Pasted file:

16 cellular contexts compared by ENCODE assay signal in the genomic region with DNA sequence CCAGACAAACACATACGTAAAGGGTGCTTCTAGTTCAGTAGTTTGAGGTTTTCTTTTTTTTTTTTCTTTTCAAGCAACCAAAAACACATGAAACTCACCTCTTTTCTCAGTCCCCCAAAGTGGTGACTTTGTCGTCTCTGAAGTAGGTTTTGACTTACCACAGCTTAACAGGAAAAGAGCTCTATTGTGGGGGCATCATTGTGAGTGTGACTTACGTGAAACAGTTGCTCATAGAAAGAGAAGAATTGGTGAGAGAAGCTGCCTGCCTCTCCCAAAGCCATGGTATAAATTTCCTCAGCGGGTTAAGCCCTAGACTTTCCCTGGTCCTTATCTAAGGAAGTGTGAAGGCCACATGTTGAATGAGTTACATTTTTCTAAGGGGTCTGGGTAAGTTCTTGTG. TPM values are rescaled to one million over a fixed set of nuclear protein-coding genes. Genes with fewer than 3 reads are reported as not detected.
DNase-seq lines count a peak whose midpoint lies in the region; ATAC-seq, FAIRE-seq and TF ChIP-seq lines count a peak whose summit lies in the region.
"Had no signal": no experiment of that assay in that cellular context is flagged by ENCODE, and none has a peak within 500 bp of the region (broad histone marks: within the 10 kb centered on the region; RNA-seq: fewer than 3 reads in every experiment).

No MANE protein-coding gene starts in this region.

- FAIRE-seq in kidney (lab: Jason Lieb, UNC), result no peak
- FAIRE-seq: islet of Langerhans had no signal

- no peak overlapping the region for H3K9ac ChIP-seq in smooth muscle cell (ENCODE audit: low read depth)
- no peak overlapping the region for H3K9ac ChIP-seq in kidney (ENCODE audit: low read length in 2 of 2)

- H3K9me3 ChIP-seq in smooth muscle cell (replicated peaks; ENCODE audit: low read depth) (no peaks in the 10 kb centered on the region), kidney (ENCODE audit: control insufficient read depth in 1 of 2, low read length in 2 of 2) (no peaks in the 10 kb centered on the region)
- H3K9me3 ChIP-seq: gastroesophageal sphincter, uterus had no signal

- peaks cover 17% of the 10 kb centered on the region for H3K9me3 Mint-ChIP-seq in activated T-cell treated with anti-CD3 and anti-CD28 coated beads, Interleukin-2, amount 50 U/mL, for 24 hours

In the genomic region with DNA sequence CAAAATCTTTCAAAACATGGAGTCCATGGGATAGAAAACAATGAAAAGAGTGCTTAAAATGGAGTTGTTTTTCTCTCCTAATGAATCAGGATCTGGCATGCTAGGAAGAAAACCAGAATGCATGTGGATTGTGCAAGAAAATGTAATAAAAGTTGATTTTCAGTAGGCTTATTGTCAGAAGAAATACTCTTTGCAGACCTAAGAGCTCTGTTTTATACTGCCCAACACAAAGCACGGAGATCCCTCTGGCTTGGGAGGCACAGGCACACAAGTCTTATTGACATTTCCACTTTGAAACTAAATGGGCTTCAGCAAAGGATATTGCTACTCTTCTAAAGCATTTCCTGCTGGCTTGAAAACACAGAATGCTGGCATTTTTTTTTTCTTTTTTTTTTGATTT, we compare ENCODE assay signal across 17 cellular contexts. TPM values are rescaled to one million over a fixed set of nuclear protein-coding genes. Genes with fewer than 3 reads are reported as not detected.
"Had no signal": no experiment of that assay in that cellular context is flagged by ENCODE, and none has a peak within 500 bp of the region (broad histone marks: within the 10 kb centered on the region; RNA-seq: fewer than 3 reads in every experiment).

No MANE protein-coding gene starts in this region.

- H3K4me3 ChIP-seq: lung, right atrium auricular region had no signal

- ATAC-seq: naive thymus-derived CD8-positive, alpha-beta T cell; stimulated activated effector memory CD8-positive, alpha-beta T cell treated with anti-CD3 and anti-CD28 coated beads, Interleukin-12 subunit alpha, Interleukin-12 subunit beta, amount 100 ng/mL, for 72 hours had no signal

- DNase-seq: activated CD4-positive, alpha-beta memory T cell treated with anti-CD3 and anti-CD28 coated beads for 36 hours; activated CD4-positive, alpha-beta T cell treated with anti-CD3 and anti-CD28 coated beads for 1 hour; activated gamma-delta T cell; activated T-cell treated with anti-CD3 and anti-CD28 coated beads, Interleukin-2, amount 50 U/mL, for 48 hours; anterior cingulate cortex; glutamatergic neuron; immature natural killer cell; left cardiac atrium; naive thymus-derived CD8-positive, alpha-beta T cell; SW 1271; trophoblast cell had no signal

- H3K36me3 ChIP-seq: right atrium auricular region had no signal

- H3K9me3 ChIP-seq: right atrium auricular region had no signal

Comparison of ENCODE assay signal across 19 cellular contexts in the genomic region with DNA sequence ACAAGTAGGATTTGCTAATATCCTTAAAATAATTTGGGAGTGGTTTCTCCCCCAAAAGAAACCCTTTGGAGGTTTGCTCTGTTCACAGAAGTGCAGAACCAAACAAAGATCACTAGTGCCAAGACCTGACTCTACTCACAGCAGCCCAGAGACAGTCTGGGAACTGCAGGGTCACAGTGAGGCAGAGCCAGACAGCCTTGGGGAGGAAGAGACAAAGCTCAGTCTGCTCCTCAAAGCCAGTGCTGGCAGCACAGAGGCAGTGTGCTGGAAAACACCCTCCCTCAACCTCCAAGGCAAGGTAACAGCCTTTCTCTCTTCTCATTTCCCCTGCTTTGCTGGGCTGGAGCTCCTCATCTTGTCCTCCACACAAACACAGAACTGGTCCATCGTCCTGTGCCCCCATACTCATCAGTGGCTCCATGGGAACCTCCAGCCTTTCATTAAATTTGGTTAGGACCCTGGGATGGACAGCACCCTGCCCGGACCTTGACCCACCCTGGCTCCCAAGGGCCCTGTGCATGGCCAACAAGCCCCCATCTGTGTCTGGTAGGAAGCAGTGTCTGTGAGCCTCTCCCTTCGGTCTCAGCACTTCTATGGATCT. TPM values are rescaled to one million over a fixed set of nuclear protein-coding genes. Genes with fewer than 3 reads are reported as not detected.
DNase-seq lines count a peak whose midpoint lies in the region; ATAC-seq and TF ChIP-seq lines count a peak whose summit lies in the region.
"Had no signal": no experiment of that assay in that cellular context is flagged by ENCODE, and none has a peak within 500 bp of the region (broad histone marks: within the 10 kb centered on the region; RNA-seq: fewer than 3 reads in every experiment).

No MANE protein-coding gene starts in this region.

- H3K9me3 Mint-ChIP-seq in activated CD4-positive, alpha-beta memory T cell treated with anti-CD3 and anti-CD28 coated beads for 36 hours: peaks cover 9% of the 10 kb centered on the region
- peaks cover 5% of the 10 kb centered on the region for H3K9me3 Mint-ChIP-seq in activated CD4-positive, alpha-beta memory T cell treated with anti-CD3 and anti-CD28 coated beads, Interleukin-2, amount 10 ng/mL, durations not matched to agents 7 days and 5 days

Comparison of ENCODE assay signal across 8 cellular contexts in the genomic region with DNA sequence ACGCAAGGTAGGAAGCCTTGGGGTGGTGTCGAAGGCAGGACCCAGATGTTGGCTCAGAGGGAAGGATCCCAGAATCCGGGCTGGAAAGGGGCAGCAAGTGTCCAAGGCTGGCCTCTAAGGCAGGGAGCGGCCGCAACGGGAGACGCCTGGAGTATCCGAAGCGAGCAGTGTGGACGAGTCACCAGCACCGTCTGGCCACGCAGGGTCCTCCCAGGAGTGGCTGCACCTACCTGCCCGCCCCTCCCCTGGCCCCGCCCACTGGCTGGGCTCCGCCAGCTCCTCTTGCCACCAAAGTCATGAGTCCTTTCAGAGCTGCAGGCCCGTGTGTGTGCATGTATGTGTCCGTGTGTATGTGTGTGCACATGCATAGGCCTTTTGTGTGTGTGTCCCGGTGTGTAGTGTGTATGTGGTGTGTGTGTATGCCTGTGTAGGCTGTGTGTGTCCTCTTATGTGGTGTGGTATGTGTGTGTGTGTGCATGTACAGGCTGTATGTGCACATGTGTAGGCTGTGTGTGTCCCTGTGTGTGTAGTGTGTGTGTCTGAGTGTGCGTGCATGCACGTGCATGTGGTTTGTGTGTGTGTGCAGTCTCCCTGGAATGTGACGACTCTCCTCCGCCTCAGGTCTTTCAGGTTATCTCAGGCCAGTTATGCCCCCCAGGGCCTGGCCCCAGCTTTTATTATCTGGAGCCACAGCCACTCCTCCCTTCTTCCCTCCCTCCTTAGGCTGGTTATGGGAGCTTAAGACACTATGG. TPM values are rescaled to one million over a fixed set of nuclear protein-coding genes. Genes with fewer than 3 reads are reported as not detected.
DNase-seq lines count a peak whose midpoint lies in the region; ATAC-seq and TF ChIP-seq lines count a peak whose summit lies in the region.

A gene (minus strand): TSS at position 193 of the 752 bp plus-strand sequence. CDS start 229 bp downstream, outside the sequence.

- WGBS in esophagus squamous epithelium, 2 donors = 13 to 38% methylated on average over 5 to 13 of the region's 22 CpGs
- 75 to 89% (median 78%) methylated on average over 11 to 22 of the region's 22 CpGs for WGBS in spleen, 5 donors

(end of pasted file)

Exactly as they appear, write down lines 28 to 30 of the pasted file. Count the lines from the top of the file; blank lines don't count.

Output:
A gene (minus strand): TSS at position 193 of the 752 bp plus-strand sequence. CDS start 229 bp downstream, outside the sequence.

- WGBS in esophagus squamous epithelium, 2 donors = 13 to 38% methylated on average over 5 to 13 of the region's 22 CpGs
- 75 to 89% (median 78%) methylated on average over 11 to 22 of the region's 22 CpGs for WGBS in spleen, 5 donors